Chicago area under air pollution alert on Thursday
From Chicago Public Radio:
The Illinois Environmental Protection Agency is warning Chicago-area residents to stay indoors because of pollution levels. The agency has called an air pollution action day and is asking the public to reduce polluting activities like driving or mowing lawns.
Officials say hot, humid weather will cause levels of ozone and fine particles, or soot, to rise to levels that are unhealthy for some people, especially the elderly, children, and those with heart and lung problems. But even active children and adults can be adversely affected.
Brian Urbaszewski, Director of Environmental Health Programs for the Respiratory Health Association of Metropolitan Chicago, says that only a full weather front would move the air pollution away from the area.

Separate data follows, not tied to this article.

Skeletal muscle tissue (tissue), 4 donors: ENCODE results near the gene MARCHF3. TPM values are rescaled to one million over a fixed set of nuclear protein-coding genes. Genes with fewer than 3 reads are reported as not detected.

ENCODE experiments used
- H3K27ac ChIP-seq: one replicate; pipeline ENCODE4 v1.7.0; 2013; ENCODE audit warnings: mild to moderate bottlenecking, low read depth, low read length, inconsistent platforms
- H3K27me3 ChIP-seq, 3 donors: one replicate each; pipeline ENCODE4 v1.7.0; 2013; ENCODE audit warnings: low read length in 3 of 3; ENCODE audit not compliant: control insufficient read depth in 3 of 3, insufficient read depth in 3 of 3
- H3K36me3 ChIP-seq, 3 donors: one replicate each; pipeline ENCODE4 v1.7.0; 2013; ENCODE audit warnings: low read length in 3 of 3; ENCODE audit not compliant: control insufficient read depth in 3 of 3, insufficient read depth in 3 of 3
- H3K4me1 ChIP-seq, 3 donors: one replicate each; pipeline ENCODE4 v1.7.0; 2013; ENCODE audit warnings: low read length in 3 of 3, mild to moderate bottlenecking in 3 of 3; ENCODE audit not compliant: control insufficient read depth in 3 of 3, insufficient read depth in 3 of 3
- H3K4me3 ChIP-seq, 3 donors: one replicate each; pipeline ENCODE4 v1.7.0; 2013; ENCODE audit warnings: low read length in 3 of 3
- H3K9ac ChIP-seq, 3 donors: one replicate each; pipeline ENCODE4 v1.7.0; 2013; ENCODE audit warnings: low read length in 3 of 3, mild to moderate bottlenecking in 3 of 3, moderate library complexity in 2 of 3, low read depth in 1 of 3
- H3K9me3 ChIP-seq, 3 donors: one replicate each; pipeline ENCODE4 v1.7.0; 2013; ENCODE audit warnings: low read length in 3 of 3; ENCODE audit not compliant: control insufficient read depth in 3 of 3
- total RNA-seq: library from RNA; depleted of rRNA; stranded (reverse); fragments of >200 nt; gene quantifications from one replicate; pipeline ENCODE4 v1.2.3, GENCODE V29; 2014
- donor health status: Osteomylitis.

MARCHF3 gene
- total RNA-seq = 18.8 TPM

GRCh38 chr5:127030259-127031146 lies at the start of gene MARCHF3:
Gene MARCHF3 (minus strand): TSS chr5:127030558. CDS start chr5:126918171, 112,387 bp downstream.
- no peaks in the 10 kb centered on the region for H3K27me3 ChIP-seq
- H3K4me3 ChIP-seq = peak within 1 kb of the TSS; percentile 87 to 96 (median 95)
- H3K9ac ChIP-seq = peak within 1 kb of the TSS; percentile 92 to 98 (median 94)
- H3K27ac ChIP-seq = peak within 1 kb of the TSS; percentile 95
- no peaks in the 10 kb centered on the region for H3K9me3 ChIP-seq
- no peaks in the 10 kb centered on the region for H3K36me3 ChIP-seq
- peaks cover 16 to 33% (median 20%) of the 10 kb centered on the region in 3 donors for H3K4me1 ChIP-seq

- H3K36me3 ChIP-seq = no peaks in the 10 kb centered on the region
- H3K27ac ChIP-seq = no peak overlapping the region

"Sometimes you get thunderstorms that pop up, and it essentially washes out part of the atmosphere where those storms occur, but you sort of get a swiss cheese effect, where you cleared out little bits of pollution, but the general background pollution is still there and still surrounding the area and blowing into the area," said Urbaszewski. "If you get a front, where essentially, winds come from the north or the west and move everything that’s here out of the way, it takes air pollution with that."
Urbaszewski wasn't sure whether or not the storms expected to sweep through Chicago late Thursday night would help the situation. "Ultimately what we have to do is not rely on the weather to save us; we really have to clean up those ingredients that are causing the problem in the first place," he added.
Today is the second straight day the Chicago area has been under an air pollution alert.